Correct?

Not correct because PPC does not have the exact same difficulty adjustment code. You could stake as many blocks as you so please in the timedrift window. They do not need to have any chronological order according to the network rules. I could stake some MINT that is 30 minutes into the future and it would bring the diff way down low because the network thinks it took 30 minutes between finding blocks. The next block could come in at normal time, but since the code has a section that doesnt allow the diff to calculate as a negative number, the network thinks that it took 1 second to find the next block... thus jumping difficulty up a little bit, but not near as much as it dropped. then i could publish one another 30 minutes in advanced, and rinse and repeat until difficulty is next to nothing.

Pulling it down to 6 minutes would make a lot of difference. My personal recommendation would be 2-3 minutes. With 30 second block times, and the terribly low network stake weight that MINT has, it could really be played with (and I thought about it before, but decided not to get into the business of having too much fun with other peoples money).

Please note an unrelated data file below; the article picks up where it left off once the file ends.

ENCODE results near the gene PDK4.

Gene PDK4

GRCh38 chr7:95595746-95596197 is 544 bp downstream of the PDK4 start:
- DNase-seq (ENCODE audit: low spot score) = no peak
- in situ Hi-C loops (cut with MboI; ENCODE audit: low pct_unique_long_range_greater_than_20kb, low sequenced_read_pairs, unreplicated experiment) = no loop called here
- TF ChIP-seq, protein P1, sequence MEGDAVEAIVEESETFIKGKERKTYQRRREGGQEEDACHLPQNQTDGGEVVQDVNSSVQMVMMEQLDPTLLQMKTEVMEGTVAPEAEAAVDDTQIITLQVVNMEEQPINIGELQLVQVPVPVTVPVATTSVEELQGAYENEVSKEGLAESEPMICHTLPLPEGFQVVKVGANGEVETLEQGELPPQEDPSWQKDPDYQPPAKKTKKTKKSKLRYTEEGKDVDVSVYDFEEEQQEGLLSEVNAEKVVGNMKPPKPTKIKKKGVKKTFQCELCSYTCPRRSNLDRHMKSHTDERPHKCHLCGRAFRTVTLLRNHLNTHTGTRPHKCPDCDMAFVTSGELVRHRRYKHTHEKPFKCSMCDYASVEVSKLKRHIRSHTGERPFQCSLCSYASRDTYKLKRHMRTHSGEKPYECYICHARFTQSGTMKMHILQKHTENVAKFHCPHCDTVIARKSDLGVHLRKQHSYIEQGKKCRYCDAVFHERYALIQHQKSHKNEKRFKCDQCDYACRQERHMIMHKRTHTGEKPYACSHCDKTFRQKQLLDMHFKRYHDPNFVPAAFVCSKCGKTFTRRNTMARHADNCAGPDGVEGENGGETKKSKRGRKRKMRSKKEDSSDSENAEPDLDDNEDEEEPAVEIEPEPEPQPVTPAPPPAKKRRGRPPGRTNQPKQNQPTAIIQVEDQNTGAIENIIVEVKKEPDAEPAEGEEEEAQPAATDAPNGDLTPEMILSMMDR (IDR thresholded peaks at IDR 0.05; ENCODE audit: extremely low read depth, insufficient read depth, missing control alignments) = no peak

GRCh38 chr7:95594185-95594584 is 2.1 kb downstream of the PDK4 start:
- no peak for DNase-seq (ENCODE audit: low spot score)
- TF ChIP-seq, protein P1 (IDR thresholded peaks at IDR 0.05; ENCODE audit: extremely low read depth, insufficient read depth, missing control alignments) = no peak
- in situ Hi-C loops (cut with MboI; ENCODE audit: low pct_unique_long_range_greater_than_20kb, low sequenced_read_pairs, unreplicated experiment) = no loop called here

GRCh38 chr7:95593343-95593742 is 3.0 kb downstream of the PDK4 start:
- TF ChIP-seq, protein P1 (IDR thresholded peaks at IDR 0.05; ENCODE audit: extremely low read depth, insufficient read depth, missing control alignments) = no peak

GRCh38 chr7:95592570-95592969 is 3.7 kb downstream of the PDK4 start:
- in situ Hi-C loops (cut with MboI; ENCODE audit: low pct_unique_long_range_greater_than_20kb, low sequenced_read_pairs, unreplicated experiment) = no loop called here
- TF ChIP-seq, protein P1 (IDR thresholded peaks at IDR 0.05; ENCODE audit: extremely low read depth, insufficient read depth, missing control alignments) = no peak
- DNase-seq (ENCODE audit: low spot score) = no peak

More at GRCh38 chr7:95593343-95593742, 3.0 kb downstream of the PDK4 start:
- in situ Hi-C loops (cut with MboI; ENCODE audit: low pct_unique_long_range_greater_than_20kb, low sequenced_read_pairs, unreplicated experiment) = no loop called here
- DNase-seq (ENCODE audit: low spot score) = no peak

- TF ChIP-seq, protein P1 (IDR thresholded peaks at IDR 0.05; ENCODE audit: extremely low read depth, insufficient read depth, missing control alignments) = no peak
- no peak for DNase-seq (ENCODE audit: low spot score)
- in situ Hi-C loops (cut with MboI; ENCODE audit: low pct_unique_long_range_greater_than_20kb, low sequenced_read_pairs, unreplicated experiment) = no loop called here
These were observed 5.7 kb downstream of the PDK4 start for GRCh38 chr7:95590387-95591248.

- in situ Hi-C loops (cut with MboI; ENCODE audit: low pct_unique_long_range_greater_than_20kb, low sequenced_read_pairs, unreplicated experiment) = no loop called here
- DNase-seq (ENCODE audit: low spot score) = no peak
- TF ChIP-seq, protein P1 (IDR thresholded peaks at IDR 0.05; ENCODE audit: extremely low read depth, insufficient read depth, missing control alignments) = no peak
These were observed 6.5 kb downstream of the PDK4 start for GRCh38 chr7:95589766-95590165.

Anyways, keep up the discussion, it is interesting.

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June 29, 2015, 11:21:42 PM
 #18049

Okay, well since mintcoins has faster blocks (approximately 30 seconds) then it makes sense to reduce the time down.

If peercoin is 2 hours, with 10 minute blocks,  it will have a limit of 12 blocks ahead. So in order for mintcoins to be comparable, we should have it set at 6 minutes. Mintcoins should be 6 minutes with 30 second blocks. It will then have a limit of 12 block ahead .

Correct?

Not correct because PPC does not have the exact same difficulty adjustment code. You could stake as many blocks as you so please in the timedrift window. They do not need to have any chronological order according to the network rules. I could stake some MINT that is 30 minutes into the future and it would bring the diff way down low because the network thinks it took 30 minutes between finding blocks. The next block could come in at normal time, but since the code has a section that doesnt allow the diff to calculate as a negative number, the network thinks that it took 1 second to find the next block... thus jumping difficulty up a little bit, but not near as much as it dropped. then i could publish one another 30 minutes in advanced, and rinse and repeat until difficulty is next to nothing.